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Low Vitamin D common
 among young Emiratis

“So, definitely outdoor activities such as cycling, swimming, running and exposing your body to the sun is important.”

By Asma Ali Zain / Khaleej Times / 24 Mar 2014

The study also found that food in the UAE was not fortified with Vitamin D though experts say that this is now changing.

Despite being in a sunny country in the UAE, studies show that more 70 per cent of the Emirati population have sub-optimal blood levels of Vitamin D that deem them deficient according to international criteria. The study found that most people liked to spend time indoors such as at malls rather than outdoors.

“This was true among males and females, though females were worse off,” said Dr Laila Abdel-Wareth, Consultant and Chair, Department of Pathology and Laboratory Medicine, Shaikh Khalifa Medical City, Abu Dhabi.

She was speaking to Khaleej Times on the study titled “Vitamin D Deficiency and Sun Avoidance among University Students in Abu Dhabi’ ahead of the third International Conference on Vitamin D Deficiency that starts in the Capital today.

“The study also included western university professors who had good vitamin D levels because they go biking and spend time outdoors so the sun avoidance behaviour was not prevalent,” she said.

“What was astonishing was that we did this study with university students and vitamin D levels were low among them… this was disappointing because they are the young generation and should be out and about enjoying the sun,” she said.

She said that avoiding the sun does not help. “The study included a number of western university professors who had good levels of vitamin D levels because they go biking and spend time outdoors,” she explained.

“So, definitely outdoor activities such as cycling, swimming, running and exposing your body to the sun is important.”

Ensuring that you have the proper level of vitamin D levels requires more than just sun exposure, she said. “The vitamin D we lack from sun exposure needs to be replaced with the vitamin within our diet. If you were to rely on sun exposure alone, you would need substantial exposure to the sun, equivalent to 60 per cent of your body exposed to the sun for 20 minutes for your daily dose, which is not practical in this region,” explained the doctor.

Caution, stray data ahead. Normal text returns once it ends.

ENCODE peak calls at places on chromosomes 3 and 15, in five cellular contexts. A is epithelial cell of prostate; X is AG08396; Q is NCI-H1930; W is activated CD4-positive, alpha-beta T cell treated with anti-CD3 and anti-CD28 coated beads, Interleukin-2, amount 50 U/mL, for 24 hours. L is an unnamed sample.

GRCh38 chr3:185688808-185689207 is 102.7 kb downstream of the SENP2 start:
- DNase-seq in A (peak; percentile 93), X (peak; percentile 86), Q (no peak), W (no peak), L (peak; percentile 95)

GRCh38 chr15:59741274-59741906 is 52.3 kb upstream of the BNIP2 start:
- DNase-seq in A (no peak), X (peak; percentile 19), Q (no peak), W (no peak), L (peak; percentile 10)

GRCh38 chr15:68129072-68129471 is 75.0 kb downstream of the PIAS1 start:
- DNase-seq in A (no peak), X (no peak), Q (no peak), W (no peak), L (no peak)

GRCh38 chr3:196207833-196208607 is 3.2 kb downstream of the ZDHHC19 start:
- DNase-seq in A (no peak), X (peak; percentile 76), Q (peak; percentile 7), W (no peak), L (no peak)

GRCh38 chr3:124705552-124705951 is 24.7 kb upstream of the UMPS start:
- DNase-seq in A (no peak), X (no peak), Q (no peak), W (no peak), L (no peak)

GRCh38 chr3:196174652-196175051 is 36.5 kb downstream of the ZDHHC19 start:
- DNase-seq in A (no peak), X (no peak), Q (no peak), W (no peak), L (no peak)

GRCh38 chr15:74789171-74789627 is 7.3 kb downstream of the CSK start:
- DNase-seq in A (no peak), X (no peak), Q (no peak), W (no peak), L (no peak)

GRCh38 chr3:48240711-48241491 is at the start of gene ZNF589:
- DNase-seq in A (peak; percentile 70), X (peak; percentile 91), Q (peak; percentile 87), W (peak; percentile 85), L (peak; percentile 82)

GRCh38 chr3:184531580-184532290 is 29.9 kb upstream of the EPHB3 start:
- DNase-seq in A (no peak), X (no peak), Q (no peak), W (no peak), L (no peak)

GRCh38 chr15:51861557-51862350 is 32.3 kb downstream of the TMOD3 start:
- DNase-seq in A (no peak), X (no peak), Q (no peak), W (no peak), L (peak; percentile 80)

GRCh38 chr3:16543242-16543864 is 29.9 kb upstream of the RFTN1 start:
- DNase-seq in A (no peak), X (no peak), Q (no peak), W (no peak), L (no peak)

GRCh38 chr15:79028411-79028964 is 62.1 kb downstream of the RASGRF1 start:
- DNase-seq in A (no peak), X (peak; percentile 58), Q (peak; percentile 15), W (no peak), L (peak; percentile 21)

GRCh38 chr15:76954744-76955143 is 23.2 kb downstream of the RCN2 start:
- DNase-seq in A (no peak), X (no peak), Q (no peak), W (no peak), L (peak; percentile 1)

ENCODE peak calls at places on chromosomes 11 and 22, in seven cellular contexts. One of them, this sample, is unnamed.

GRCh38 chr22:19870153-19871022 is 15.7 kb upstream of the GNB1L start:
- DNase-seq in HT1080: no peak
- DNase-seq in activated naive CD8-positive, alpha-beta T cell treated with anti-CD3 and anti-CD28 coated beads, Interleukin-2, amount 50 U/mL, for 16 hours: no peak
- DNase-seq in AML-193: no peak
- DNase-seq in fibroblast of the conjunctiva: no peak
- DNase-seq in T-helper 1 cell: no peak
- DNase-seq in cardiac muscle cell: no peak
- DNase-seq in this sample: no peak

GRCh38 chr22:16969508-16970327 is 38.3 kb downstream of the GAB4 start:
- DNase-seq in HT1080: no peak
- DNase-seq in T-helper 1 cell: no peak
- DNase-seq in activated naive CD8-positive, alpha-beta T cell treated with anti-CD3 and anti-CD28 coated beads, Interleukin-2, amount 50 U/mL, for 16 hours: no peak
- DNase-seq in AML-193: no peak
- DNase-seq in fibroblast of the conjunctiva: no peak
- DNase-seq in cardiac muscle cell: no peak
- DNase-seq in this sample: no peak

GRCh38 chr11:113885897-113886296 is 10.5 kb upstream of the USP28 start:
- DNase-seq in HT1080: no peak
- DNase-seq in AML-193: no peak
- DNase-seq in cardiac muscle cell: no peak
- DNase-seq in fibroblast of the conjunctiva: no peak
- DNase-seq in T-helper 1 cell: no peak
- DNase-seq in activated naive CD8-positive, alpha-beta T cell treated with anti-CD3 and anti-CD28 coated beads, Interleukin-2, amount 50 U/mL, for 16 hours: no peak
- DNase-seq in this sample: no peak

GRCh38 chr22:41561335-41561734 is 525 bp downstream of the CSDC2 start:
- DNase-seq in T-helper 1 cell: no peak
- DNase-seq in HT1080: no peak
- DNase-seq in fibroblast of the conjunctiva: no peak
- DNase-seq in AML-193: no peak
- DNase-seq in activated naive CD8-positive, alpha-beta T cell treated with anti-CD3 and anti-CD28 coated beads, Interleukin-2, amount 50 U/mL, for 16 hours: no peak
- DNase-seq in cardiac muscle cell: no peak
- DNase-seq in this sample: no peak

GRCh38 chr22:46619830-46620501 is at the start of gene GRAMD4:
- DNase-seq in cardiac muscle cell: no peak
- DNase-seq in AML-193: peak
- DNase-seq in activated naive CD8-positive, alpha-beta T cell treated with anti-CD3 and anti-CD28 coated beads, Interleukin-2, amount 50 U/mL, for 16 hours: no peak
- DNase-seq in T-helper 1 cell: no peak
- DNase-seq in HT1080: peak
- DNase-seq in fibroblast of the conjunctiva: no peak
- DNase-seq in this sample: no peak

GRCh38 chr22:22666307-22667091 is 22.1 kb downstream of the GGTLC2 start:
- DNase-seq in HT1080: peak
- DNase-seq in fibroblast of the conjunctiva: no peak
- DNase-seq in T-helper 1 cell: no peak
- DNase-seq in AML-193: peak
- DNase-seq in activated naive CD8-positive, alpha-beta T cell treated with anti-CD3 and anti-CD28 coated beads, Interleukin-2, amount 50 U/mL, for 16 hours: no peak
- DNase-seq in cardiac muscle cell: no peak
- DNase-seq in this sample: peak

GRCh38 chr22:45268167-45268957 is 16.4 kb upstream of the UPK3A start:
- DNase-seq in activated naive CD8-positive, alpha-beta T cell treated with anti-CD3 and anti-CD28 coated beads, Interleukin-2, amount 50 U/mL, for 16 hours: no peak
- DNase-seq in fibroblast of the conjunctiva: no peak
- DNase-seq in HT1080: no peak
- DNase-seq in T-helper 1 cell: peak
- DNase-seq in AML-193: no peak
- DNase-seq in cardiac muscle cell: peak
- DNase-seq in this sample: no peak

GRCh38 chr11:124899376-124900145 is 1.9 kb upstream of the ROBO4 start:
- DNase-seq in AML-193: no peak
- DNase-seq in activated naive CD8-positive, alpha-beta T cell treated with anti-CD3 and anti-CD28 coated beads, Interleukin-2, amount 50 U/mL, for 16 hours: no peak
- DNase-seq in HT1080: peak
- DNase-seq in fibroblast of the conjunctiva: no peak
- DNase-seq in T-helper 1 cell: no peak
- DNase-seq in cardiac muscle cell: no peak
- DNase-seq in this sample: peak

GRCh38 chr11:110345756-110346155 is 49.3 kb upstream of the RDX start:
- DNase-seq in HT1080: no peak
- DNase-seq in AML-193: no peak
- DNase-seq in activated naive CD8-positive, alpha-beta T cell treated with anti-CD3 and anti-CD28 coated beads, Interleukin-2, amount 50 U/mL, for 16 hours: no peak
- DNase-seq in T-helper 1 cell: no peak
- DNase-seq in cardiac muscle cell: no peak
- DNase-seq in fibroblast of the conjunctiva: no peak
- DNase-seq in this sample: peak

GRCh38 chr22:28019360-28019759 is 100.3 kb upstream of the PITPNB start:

Dr Laila said that fortifying food with vitamins was beginning to happen in the UAE. “We also realised that food here was not fortified with vitamin D when we did the study.

“But subsequent to that, we had discussions with food authorities and now I can see that more and more products are now fortified with vitamin D like milk and juices. This is great because authorities are paying attention to this problem and advising at least the local manufacturers to fortify the food.”

Current recommendation for normal adults is to have at least 800 units and up to 2,000 units of vitamin D a day.

A lack of the vitamin is becoming a growing concern because research has shown other benefits, said the doctor.

“Earlier, Vit D was just linked to bone health and calcium metabolism, equating to healthy bones. But what we realise now is that the vitamin has many more endocrine effects affecting other pathways including immune system and other endocrine systems like connections between deficiency and diabetes and so on,” said Dr Laila.

“So there’s growing interest in studying the vitamin and links with deficiency such as diabetes and immune system deregulation.”

A deficiency in the vitamin can affect the musculoskeletal system severely. “This can become a problem in children who can get rickets, which is very soft bones, leading to malformation.

“In adults, it leads to osteomalacia which is again very soft and brittle bones more susceptible to bone breaks. Bone health is most important but also it is associated with overall wellbeing, including (fewer bouts of) depression, glucose metabolism and immune system modulation.”

A simple blood test can show the extent of the deficiency in a person. “Symptoms are vague, people may feel bone or backache, especially women, but that’s a common problem. These are very unspecific symptoms,” she said.

“I would advise women feeling achy all over do a blood test — unless you’re taking supplements — and know you’re reaching vitamin D levels,” she advised.


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